The Office has complied with Executive Order 13563. Specifically, the 
Office has, to the extent feasible and applicable: (1) Made a reasoned 
determination that the benefits justify the costs of the rule; (2) 
tailored the rule to impose the least burden on society consistent with 
obtaining the regulatory objectives; (3) selected a regulatory approach 
that maximizes net benefits; (4) specified performance objectives; (5) 
identified and assessed available alternatives; (6) involved the public 
in an open exchange of information and perspectives among experts in 
relevant disciplines, affected stakeholders in the private sector and 
the public as a whole, and provided on-line access to the rulemaking 
docket; (7) attempted to promote coordination, simplification, and 
harmonization across government agencies and identified goals designed 
to promote innovation; (8) considered approaches that reduce burdens 
and maintain flexibility and freedom of choice for the public; and (9) 
ensured the objectivity of scientific and technological information and 
processes.
    Executive Order 13175 (Tribal Consultation): This rulemaking will 
not: (1) Have substantial direct effects on one or more Indian tribes; 
(2) impose substantial direct compliance costs on Indian tribal 
governments; or (3) preempt tribal law. Therefore, a tribal summary 
impact statement is not required under Executive Order 13175 (Nov. 6, 
2000).
    Executive Order 13211 (Energy Effects): This rulemaking is not a 
significant energy action under Executive Order 13211 because this 
rulemaking is not likely to have a significant adverse effect on the 
supply, distribution, or use of energy. Therefore, a Statement of 
Energy Effects is not required under Executive Order 13211 (May 18, 
2001).
    Executive Order 12988 (Civil Justice Reform): This rulemaking meets 
applicable standards to minimize litigation, eliminate ambiguity, and 
reduce burden as set forth in sections 3(a) and 3(b)(2) of Executive 
Order 12988 (Feb. 5, 1996).
    Executive Order 13045 (Protection of Children): This rulemaking 
does not concern an environmental risk to health or safety that may 
disproportionately affect children under Executive Order 13045 (Apr. 
21, 1997).
    Executive Order 12630 (Taking of Private Property): This rulemaking 
will not effect a taking of private property or otherwise have taking 
implications under Executive Order 12630 (Mar. 15, 1988).
    Unfunded Mandates Reform Act of 1995: The changes in this final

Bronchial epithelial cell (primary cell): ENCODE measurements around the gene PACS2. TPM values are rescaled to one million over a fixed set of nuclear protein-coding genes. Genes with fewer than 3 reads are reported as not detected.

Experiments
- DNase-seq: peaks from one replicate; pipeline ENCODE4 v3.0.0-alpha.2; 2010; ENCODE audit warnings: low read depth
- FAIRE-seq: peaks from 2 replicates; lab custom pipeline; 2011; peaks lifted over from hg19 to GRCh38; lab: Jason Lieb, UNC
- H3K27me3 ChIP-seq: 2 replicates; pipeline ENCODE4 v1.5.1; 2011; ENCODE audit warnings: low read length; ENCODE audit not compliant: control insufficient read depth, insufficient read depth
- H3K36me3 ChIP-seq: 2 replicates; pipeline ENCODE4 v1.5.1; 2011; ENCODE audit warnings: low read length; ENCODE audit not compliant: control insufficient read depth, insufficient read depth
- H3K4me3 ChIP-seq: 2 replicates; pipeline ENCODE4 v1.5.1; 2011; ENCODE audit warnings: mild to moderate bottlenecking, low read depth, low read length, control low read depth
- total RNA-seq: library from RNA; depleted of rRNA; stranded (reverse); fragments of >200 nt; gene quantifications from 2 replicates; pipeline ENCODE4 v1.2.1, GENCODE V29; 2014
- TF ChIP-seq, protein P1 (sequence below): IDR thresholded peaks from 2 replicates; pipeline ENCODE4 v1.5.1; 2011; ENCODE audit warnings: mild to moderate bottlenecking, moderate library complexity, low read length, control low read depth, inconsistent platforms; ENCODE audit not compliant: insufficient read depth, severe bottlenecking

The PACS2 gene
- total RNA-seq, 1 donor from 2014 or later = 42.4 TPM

rule do not involve a Federal intergovernmental mandate that will 
result in the expenditure by State, local, and tribal governments, in 
the aggregate, of 100 million dollars (as adjusted) or more in any one 
year, or a Federal private sector mandate that will result in the 
expenditure by the private sector of 100 million dollars (as adjusted) 
or more in any one year, and will not significantly or uniquely affect 
small governments. Therefore, no actions are necessary under the 
provisions of the Unfunded Mandates Reform Act of 1995. See 2 U.S.C. 
1501 et seq.
    National Environmental Policy Act: This rulemaking will not have 
any effect on the quality of the environment and is thus categorically 
excluded from review under the National Environmental Policy Act of 
1969. See 42 U.S.C. 4321 et seq.
    National Technology Transfer and Advancement Act: The requirements 
of section 12(d) of the National Technology Transfer and Advancement 
Act of 1995 (15 U.S.C. 272 note) are not applicable because this 
rulemaking does not contain provisions which involve the use of 
technical standards.
    Paperwork Reduction Act: This rulemaking does not create any 
information collection requirements under the Paperwork Reduction Act 
of 1995 (44 U.S.C. 3501 et seq.). Notwithstanding any other provision 
of law, no person is required to respond to, nor shall a person be 
subject to a penalty for failure to comply with, a collection of 
information subject to the requirements of the Paperwork Reduction Act, 
unless that collection of information displays a currently valid OMB 
control number.
    Congressional Review Act: Under the Congressional Review Act 
provisions of the Small Business Regulatory Enforcement Fairness Act of 
1996 (5 U.S.C. 801 et seq.), prior to issuing any final rule, the USPTO 
will submit a report containing the final rule and other required 
information to the United States Senate, the United States House of 
Representatives, and the Comptroller General of the Government 
Accountability Office. However, this action is not a major rule as 
defined by 5 U.S.C. 804(2).

List of Subjects in 37 CFR Part 11

    Administrative practice and procedure, Inventions and patents, 
Lawyers, Reporting and recordkeeping requirements.

    For the reasons set forth in the preamble, the United States Patent 
and Trademark Office amends 37 CFR part 11 as follows:

PART 11--REPRESENTATION OF OTHERS BEFORE THE UNITED STATES PATENT 
AND TRADEMARK OFFICE

0
1. The authority citation for 37 CFR part 11 continues to read as 
follows:

    Authority:  5 U.S.C. 500, 15 U.S.C. 1123, 35 U.S.C. 2(b)(2), 32, 
41.


0
2. Section 11.1 is amended by adding a definition of grievance in 
alphabetical order to read as follows:


Sec.  11.1  Definitions.

* * * * *
    Grievance means a written submission from any source received by 
the OED Director that presents possible grounds for discipline of a 
specified practitioner.
* * * * *


Sec.  11.22  [Amended]

0
3. Section 11.22 is amended by removing and reserving paragraph (c).

0
4. Section 11.34 is amended by adding paragraphs (d) and (e) to read as 
follows:


Sec.  11.34  Complaint.

* * * * *
    (d) Time for filing a complaint. A complaint shall be filed within 
one year after the date on which the OED Director receives a grievance 
forming the basis of the complaint. No complaint shall be filed more 
than ten years after the date on which the misconduct forming the basis 
for the proceeding occurred.
    (e) Tolling agreements. The one-year period for filing a complaint 
under paragraph (d) of this section shall be tolled if the involved 
practitioner and the OED Director agree in writing to such tolling.

    Dated: July 24, 2012.
David J. Kappos,
Under Secretary of Commerce for Intellectual Property and Director of 
the United States Patent and Trademark Office.
[FR Doc. 2012-18554 Filed 7-30-12; 8:45 am]
BILLING CODE 3510-16-P